Date of Award


Degree Type


Degree Name

Departmental Honors


Mathematics and Statistics


Shannon entropy is an information-theoretic measure of unpredictability in probabilistic models. Recently, it has been used to form a tool, called the von Neumann entropy, to study quantum mechanics and network flows by appealing to algebraic properties of graph matrices. But still, little is known about what the von Neumann entropy says about the combinatorial structure of the graphs themselves. This paper gives a new formulation of the von Neumann entropy that describes it as a rate at which random movement settles down in a graph. At the same time, this new perspective gives rise to a generalization of von Neumann entropy to directed graphs, thus opening a new branch of research. Finally, it is conjectured that a directed cycle maximizes von Neumann entropy for directed graphs on a fixed number of vertices.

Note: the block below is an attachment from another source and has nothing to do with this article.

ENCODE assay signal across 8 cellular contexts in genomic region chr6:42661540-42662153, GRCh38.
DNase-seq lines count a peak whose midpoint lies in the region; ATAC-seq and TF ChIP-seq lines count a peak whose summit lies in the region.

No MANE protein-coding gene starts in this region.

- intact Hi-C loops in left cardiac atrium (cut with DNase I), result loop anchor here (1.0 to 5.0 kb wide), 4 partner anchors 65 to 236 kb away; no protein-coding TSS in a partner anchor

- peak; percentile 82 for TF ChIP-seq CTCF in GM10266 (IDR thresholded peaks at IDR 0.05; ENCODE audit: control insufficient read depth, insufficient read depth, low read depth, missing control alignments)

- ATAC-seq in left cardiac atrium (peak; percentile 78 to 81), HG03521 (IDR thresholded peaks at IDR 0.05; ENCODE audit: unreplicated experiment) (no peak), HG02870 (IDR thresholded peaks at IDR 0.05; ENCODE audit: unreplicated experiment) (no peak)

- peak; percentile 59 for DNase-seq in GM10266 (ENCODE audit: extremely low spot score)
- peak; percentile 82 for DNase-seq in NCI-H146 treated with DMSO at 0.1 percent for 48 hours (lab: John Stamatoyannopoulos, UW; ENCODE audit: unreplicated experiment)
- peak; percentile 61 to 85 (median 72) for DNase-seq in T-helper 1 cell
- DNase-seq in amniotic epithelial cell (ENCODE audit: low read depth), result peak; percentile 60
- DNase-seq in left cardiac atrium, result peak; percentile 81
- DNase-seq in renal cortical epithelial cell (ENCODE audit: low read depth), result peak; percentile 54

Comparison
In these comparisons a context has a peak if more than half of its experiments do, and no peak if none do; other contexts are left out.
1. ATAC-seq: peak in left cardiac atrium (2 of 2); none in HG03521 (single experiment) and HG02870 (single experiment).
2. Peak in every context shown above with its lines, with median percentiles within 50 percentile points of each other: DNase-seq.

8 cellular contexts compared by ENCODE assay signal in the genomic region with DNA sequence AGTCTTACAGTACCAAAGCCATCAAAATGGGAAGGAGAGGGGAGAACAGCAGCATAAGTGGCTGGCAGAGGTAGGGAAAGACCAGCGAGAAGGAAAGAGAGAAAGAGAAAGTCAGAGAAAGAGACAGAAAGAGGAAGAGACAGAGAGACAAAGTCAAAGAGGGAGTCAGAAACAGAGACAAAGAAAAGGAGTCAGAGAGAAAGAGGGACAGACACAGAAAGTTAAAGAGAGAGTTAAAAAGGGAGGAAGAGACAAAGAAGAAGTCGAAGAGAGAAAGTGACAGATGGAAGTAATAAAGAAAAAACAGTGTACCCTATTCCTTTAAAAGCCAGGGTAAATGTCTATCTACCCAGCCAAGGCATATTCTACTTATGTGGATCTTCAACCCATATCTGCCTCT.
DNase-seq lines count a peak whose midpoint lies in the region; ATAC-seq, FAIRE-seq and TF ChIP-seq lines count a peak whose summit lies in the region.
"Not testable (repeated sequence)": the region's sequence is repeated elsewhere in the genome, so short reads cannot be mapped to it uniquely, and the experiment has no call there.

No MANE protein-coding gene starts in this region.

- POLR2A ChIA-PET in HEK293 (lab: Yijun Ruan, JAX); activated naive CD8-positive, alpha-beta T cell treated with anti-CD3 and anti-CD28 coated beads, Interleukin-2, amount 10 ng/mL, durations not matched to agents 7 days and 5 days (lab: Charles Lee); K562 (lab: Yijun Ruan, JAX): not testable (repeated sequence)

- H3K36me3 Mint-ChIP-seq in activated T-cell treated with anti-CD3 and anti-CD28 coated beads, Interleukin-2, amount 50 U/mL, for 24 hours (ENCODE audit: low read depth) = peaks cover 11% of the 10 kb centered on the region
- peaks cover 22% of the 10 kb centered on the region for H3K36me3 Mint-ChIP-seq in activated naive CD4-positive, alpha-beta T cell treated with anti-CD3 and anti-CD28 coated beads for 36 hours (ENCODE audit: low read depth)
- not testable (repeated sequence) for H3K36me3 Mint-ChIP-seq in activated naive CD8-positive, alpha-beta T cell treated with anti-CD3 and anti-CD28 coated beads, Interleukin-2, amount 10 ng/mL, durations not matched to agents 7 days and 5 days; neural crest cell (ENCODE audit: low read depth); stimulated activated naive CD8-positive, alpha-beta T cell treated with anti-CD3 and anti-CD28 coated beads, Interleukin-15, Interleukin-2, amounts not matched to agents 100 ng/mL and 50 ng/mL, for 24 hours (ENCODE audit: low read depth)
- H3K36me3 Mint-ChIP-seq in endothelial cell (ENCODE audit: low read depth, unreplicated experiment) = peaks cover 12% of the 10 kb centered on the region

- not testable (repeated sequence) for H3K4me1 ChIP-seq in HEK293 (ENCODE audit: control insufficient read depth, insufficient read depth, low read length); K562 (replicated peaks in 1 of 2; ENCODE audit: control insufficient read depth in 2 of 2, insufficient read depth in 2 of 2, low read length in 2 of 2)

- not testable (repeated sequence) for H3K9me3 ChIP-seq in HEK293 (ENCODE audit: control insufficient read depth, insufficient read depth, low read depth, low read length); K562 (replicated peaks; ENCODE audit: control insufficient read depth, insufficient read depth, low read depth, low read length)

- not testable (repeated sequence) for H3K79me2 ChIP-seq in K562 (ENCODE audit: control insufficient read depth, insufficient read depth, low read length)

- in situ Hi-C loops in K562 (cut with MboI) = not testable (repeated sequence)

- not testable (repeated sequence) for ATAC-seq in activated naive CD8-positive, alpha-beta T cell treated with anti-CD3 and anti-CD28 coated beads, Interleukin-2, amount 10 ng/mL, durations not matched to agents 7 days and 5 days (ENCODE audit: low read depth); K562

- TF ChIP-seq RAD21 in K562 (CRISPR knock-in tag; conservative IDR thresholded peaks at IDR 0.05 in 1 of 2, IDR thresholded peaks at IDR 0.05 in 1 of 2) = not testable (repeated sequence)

Faculty Mentor

David Brown